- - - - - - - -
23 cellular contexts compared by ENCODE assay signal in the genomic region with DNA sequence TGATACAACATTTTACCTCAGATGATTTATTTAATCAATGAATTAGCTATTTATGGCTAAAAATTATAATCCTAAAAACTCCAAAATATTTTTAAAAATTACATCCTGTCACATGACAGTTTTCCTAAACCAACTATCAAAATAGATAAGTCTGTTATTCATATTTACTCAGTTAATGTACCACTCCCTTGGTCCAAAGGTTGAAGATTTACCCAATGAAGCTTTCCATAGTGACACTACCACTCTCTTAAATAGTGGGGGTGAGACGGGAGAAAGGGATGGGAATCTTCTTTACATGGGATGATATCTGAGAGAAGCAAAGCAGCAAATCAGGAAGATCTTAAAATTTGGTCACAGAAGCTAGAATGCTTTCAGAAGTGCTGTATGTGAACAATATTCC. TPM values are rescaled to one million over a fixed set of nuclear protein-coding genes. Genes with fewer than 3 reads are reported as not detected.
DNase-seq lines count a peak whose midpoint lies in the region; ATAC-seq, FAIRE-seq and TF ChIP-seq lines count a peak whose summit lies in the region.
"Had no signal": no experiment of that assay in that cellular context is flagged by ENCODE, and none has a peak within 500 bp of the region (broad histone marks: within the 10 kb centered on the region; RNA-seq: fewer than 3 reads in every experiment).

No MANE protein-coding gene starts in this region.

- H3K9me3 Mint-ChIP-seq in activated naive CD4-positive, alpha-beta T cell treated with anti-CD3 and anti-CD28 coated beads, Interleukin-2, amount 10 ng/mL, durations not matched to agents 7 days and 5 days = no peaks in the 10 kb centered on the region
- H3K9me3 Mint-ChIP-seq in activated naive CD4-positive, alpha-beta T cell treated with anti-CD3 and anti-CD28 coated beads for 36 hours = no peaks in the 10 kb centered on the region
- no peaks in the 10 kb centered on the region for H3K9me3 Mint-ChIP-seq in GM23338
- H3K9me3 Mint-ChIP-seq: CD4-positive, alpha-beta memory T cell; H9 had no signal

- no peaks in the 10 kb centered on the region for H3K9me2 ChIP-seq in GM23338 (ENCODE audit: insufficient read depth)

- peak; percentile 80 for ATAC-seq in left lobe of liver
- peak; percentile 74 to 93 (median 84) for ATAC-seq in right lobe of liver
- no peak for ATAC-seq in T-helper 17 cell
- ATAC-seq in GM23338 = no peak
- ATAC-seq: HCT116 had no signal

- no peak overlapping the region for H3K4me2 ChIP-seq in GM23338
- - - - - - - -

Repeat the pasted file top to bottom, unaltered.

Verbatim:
23 cellular contexts compared by ENCODE assay signal in the genomic region with DNA sequence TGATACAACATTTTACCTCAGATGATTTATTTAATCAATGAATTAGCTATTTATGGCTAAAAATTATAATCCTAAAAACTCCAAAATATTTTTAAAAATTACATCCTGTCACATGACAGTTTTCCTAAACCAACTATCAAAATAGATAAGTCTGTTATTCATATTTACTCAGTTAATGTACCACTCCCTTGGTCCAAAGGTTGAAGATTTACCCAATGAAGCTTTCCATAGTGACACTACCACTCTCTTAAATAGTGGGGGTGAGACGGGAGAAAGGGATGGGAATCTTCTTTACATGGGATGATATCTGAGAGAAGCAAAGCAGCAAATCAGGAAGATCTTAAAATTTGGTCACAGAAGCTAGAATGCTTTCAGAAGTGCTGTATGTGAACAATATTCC. TPM values are rescaled to one million over a fixed set of nuclear protein-coding genes. Genes with fewer than 3 reads are reported as not detected.
DNase-seq lines count a peak whose midpoint lies in the region; ATAC-seq, FAIRE-seq and TF ChIP-seq lines count a peak whose summit lies in the region.
"Had no signal": no experiment of that assay in that cellular context is flagged by ENCODE, and none has a peak within 500 bp of the region (broad histone marks: within the 10 kb centered on the region; RNA-seq: fewer than 3 reads in every experiment).

No MANE protein-coding gene starts in this region.

- H3K9me3 Mint-ChIP-seq in activated naive CD4-positive, alpha-beta T cell treated with anti-CD3 and anti-CD28 coated beads, Interleukin-2, amount 10 ng/mL, durations not matched to agents 7 days and 5 days = no peaks in the 10 kb centered on the region
- H3K9me3 Mint-ChIP-seq in activated naive CD4-positive, alpha-beta T cell treated with anti-CD3 and anti-CD28 coated beads for 36 hours = no peaks in the 10 kb centered on the region
- no peaks in the 10 kb centered on the region for H3K9me3 Mint-ChIP-seq in GM23338
- H3K9me3 Mint-ChIP-seq: CD4-positive, alpha-beta memory T cell; H9 had no signal

- no peaks in the 10 kb centered on the region for H3K9me2 ChIP-seq in GM23338 (ENCODE audit: insufficient read depth)

- peak; percentile 80 for ATAC-seq in left lobe of liver
- peak; percentile 74 to 93 (median 84) for ATAC-seq in right lobe of liver
- no peak for ATAC-seq in T-helper 17 cell
- ATAC-seq in GM23338 = no peak
- ATAC-seq: HCT116 had no signal

- no peak overlapping the region for H3K4me2 ChIP-seq in GM23338